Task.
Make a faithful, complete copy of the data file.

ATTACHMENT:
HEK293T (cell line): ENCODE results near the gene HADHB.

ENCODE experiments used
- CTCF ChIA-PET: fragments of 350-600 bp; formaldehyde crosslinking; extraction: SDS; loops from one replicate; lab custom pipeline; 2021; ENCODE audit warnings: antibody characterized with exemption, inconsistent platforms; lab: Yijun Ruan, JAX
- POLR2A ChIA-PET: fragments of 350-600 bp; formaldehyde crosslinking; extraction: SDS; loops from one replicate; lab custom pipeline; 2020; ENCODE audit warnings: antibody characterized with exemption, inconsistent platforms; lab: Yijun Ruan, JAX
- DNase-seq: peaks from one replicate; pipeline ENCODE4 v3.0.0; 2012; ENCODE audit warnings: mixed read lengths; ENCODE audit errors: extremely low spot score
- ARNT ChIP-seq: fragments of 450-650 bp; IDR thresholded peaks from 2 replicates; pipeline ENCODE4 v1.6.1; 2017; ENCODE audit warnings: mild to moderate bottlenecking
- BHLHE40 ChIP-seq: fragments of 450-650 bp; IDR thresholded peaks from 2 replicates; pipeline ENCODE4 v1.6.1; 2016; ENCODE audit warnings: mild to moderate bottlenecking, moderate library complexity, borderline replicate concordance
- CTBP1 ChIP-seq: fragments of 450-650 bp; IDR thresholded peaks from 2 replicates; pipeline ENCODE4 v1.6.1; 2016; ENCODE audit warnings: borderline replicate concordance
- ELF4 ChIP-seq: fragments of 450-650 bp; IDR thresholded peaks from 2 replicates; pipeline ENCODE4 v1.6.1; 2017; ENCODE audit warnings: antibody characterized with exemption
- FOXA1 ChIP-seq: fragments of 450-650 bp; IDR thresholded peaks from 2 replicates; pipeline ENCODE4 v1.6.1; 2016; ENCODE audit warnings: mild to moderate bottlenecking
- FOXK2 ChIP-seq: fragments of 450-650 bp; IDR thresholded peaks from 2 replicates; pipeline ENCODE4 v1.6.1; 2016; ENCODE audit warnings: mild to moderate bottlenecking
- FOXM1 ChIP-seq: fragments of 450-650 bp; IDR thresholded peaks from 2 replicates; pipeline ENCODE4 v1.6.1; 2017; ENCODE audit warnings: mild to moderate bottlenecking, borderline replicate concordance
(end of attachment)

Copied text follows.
HEK293T (cell line): ENCODE results near the gene HADHB.

ENCODE experiments used
- CTCF ChIA-PET: fragments of 350-600 bp; formaldehyde crosslinking; extraction: SDS; loops from one replicate; lab custom pipeline; 2021; ENCODE audit warnings: antibody characterized with exemption, inconsistent platforms; lab: Yijun Ruan, JAX
- POLR2A ChIA-PET: fragments of 350-600 bp; formaldehyde crosslinking; extraction: SDS; loops from one replicate; lab custom pipeline; 2020; ENCODE audit warnings: antibody characterized with exemption, inconsistent platforms; lab: Yijun Ruan, JAX
- DNase-seq: peaks from one replicate; pipeline ENCODE4 v3.0.0; 2012; ENCODE audit warnings: mixed read lengths; ENCODE audit errors: extremely low spot score
- ARNT ChIP-seq: fragments of 450-650 bp; IDR thresholded peaks from 2 replicates; pipeline ENCODE4 v1.6.1; 2017; ENCODE audit warnings: mild to moderate bottlenecking
- BHLHE40 ChIP-seq: fragments of 450-650 bp; IDR thresholded peaks from 2 replicates; pipeline ENCODE4 v1.6.1; 2016; ENCODE audit warnings: mild to moderate bottlenecking, moderate library complexity, borderline replicate concordance
- CTBP1 ChIP-seq: fragments of 450-650 bp; IDR thresholded peaks from 2 replicates; pipeline ENCODE4 v1.6.1; 2016; ENCODE audit warnings: borderline replicate concordance
- ELF4 ChIP-seq: fragments of 450-650 bp; IDR thresholded peaks from 2 replicates; pipeline ENCODE4 v1.6.1; 2017; ENCODE audit warnings: antibody characterized with exemption
- FOXA1 ChIP-seq: fragments of 450-650 bp; IDR thresholded peaks from 2 replicates; pipeline ENCODE4 v1.6.1; 2016; ENCODE audit warnings: mild to moderate bottlenecking
- FOXK2 ChIP-seq: fragments of 450-650 bp; IDR thresholded peaks from 2 replicates; pipeline ENCODE4 v1.6.1; 2016; ENCODE audit warnings: mild to moderate bottlenecking
- FOXM1 ChIP-seq: fragments of 450-650 bp; IDR thresholded peaks from 2 replicates; pipeline ENCODE4 v1.6.1; 2017; ENCODE audit warnings: mild to moderate bottlenecking, borderline replicate concordance